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‘Tis the Season…for ROBOTS

December marks the beginning of competition in this year’s FIRST Tech Challenge, with qualifying matches scheduled across Virginia in the coming weeks. More than 140 teams statewide now participate in the fast-growing FTC robotics program.

FTC is one of the exciting contests created by FIRST, an international non-profit organization dedicated to ramping up youthful enthusiasm for science, technology, engineering and mathematics, the so-called STEM subjects. But the program is much more than just fun and games. FIRST participants learn teamwork, real-world skills like problem solving, and also qualify for millions of dollars in college scholarships.

This season, FIRST Tech Challenge teams made up of middle and high school students have designed and built robots to vie in a game called “FTC BLOCK PARTY,” which challenges their remote-controlled robots to fetch and load plastic blocks into baskets.

The timed challenges will play out in a series of qualifying rounds where teams will compete for the chance to go to the Virginia State Championship in March. All FIRST events are free and open to the public.

• December 7, 2013 – Central Virginia Qualifier, St. Christopher’s School, Richmond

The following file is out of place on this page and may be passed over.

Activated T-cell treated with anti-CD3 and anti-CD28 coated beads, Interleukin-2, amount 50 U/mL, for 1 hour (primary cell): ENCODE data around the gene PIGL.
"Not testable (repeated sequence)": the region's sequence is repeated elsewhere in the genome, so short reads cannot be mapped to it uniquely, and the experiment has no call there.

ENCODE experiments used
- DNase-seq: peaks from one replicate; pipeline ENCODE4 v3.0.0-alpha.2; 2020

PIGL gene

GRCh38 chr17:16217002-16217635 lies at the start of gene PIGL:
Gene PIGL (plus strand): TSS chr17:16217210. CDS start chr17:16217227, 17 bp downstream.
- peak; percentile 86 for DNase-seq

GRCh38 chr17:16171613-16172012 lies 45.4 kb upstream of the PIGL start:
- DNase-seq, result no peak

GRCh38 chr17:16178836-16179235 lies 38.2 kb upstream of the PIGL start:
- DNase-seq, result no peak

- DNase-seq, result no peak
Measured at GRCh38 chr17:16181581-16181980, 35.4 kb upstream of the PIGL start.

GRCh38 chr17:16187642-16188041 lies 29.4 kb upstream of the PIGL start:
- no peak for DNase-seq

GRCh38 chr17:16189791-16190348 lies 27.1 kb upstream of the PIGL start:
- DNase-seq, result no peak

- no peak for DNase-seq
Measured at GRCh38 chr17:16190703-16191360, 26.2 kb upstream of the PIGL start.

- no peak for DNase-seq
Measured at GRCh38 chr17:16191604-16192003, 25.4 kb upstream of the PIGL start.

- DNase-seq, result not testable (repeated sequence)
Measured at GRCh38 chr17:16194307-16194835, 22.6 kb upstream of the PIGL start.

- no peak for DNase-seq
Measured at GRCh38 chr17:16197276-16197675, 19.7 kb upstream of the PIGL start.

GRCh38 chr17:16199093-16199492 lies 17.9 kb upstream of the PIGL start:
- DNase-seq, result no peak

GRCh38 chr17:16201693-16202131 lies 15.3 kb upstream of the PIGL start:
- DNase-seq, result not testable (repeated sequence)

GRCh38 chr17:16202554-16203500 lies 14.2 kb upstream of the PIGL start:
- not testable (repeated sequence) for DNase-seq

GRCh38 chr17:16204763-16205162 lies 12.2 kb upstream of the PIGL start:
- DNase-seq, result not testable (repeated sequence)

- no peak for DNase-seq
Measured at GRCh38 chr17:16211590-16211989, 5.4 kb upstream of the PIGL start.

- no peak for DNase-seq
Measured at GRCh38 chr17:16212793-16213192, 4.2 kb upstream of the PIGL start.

• December 14, 2013 – Northern Virginia Qualifier, Battlefield H.S., Haymarket, Va.
• January 11, 2014 – Shenandoah Qualifier – UVA Slaughter Rec. Center, Charlottesville, Va.
• January 11, 2014 – Southwest Virginia Qualifier, Southwest Virginia Community College, Richlands, Va.
• January 25, 2014 – Eastern Virginia Qualifier, Norfolk State University, Norfolk, Va.
• February 8, 2014 – North Central Virginia Qualifier, Locust Grove M.S., Locust Grove, Va.
• March 1, 2014 – State Championship, Arthur Ashe Center, Richmond, Va.

“The competition is demanding, and these kids work hard,” said Carol Edelman, Director of Programs and Outreach at VirginiaFIRST. “One of the big reasons that FIRST Tech Challenge has more than doubled in size in Virginia over two years is that the robot kits are smaller and more affordable than the ‘big’ robots featured in the FIRST Robotics Competition. That makes FTC more accessible, and the kids still get to learn and still enjoy the thrill of the games.”

“The science is great and the contests are cool, but what really matters to a lot of kids is the chance to be part of a team,” said 16-year-old Morgan Clemons, captain of team “Duck & Cover,” a rookie team made up of home schooled students from the Richmond area. “This is something we just wouldn’t get to do if it weren’t for FIRST robotics.”

To learn more, including details of upcoming robotics contests, please visit virginiafirst.org.

Story and photos by: Jim Babb, VirginiaFIRST

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